Day by day they grew more hollow-checked and despairing. At last one evening they came to Fronto in a body—such a weak, pale body. "Take us back to Nitria, or we starve!" they cried. "We can endure this no longer!"
Fronto stood before them even more pale and worn than the rest, but with the light of beautiful trust in his eyes. "Wait yet a little longer, brothers," he begged. "We are bidden to take no thought to the morrow, what we shall eat and drink"—
"Nay, 't is to-day we think of," interrupted the monks. "If we could eat to-day we would indeed take no thought of the morrow. But we starve!"
"Patience, brothers," continued the Saint wearily. "If we return now we shall show that we distrust God's promise. Wait till to-morrow. If help come not then, I give ye leave to go, without me. I shall not return."
The monks withdrew, still grumbling and unhappy. But the words of the Saint had made some impression, and they agreed to wait until morning. Each monk stretched himself on his goatskin mat on the floor of the little cell which he had dug in the sand. And with groans of hunger mingled in their prayers they tried to go to sleep and forget how long it was since their last breakfast.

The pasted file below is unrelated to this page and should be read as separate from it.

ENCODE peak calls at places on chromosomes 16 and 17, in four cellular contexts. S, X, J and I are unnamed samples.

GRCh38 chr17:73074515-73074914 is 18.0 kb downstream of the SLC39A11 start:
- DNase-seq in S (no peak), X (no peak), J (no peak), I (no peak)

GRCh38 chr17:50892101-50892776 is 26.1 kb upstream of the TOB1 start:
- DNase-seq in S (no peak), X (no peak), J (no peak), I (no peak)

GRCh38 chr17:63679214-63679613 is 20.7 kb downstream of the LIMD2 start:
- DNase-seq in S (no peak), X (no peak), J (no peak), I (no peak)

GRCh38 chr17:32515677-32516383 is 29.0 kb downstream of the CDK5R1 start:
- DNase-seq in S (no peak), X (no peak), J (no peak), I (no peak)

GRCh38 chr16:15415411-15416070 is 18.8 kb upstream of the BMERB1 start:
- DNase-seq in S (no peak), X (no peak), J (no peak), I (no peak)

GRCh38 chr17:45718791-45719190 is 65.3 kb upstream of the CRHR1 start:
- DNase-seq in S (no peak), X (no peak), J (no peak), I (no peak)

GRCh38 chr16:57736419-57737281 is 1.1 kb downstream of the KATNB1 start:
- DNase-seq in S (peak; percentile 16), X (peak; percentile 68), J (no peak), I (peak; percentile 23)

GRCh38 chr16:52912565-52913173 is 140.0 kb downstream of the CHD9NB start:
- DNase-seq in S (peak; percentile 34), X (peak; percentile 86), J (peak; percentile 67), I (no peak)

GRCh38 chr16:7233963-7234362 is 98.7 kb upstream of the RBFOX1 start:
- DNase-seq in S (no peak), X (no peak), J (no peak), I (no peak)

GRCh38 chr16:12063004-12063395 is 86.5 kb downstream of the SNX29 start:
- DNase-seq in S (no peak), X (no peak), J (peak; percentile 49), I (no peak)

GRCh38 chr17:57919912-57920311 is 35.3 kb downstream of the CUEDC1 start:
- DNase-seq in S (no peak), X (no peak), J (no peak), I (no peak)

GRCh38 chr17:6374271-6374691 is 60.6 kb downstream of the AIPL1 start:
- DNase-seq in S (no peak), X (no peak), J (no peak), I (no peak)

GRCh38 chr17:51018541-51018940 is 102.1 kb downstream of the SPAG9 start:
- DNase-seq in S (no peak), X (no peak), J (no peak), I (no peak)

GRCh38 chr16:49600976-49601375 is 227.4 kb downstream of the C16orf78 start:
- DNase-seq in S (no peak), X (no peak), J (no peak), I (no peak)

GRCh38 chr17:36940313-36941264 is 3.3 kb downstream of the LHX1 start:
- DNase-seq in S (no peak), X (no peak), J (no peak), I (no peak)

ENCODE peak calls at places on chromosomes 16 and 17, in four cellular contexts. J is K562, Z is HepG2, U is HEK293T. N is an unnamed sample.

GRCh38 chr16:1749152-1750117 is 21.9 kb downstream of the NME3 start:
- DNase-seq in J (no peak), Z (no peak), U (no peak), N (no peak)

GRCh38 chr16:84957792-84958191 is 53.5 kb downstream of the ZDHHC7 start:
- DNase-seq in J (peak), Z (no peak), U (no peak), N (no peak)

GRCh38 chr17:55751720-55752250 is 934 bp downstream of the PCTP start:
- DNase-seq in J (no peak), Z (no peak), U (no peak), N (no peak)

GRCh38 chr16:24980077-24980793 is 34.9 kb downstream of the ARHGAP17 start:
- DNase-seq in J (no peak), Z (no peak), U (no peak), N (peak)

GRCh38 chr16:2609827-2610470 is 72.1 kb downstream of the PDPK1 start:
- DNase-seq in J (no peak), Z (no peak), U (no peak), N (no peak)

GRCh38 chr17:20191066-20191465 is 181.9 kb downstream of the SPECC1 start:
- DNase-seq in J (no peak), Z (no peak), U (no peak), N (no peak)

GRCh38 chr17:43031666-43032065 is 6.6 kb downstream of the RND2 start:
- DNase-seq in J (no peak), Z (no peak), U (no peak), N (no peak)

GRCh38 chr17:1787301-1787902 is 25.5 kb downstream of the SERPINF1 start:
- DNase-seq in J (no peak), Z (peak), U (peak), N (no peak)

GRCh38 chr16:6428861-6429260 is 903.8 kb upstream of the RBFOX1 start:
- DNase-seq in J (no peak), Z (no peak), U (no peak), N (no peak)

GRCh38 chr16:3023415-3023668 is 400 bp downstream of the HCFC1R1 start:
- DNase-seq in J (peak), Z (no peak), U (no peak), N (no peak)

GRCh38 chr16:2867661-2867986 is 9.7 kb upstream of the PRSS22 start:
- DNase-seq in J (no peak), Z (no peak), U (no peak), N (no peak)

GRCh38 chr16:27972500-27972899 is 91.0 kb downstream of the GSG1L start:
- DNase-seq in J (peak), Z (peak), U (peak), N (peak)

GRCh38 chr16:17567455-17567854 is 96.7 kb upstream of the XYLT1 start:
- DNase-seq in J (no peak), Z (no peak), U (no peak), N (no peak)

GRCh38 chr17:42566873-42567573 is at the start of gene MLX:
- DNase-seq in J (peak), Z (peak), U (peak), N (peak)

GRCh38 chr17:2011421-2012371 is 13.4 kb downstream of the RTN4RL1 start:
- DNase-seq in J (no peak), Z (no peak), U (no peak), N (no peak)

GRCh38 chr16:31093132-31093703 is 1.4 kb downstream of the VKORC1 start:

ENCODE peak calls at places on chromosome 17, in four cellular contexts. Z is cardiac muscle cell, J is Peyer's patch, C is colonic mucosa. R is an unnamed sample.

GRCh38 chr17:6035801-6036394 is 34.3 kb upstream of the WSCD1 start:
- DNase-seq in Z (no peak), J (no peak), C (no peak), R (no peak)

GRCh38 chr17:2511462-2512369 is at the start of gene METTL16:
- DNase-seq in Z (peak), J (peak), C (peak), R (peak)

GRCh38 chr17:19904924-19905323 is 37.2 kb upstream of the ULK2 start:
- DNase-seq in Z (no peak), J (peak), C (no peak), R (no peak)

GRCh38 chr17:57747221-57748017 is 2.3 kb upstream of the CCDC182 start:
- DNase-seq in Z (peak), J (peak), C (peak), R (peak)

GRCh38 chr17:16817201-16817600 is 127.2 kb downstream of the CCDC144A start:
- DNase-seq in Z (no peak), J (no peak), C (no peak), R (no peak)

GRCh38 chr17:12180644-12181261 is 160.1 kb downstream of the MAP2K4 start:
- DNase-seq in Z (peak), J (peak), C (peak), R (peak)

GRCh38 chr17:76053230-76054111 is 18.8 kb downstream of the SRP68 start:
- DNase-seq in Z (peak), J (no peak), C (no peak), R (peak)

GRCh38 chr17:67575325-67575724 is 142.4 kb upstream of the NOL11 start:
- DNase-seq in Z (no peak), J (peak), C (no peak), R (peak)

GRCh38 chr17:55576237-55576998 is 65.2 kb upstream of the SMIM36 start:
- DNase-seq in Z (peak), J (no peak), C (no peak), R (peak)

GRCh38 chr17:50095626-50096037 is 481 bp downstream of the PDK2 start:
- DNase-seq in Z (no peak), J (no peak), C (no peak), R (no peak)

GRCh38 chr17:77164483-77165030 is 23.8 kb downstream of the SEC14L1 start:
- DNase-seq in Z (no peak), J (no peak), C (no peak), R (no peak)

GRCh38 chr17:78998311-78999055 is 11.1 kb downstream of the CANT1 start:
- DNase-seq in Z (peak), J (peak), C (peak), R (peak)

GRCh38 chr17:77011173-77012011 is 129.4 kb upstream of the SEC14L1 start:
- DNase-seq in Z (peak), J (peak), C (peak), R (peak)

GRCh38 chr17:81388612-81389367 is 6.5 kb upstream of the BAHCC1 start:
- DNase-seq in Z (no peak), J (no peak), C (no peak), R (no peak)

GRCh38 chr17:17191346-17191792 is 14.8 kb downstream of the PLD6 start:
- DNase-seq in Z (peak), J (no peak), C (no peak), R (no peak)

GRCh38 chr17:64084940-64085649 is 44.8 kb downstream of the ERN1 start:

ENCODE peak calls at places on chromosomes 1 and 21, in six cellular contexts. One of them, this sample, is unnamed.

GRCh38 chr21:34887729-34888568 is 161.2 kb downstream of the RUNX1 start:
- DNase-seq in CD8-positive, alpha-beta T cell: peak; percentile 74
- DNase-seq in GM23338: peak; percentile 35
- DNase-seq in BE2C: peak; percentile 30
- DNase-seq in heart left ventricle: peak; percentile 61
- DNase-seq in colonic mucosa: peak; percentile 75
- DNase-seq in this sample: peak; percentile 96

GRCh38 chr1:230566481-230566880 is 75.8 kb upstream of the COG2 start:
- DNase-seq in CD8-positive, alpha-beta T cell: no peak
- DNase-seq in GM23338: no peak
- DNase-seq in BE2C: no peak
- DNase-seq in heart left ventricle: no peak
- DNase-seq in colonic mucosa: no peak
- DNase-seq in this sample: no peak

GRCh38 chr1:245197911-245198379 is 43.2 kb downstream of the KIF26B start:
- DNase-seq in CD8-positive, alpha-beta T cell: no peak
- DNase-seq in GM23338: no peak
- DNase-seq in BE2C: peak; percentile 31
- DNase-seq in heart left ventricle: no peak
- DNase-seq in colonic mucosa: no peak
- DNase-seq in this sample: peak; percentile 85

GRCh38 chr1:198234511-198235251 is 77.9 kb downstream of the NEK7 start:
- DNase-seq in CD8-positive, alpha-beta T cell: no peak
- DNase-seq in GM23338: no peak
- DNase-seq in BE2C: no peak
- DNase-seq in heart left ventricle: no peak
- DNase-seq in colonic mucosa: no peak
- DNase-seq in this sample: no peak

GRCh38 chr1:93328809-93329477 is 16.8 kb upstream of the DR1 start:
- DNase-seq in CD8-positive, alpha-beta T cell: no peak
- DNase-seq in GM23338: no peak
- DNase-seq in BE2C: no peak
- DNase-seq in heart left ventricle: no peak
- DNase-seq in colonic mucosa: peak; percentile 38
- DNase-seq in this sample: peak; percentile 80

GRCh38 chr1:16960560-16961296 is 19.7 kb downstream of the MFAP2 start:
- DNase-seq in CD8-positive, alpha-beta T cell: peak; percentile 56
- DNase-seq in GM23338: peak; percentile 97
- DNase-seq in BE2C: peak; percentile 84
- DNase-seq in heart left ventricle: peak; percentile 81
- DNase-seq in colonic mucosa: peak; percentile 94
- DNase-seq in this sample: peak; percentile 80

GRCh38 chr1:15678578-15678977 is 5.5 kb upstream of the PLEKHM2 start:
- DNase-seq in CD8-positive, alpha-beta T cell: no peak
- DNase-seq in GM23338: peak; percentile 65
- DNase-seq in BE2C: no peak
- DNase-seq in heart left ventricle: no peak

But Fronto could not sleep. He was sad and disappointed because his brothers had lost their faith, and because he felt alone, deserted in this desert by the friends who should have helped him with their sympathy and trust. All night he knelt on his goatskin mat praying that the Lord would fulfill His promise now, and prove to the doubting monks how mistaken their lack of faith had been. The other monks slept a hungry sleep about him, dreaming of delicious things to eat. Now and then one of them would cry out: "Another help of pudding, please;" or "Brother, will you pass the toast?" or "Thank you, I will have an egg, brother." And Fronto wept as he heard how faint their voices were.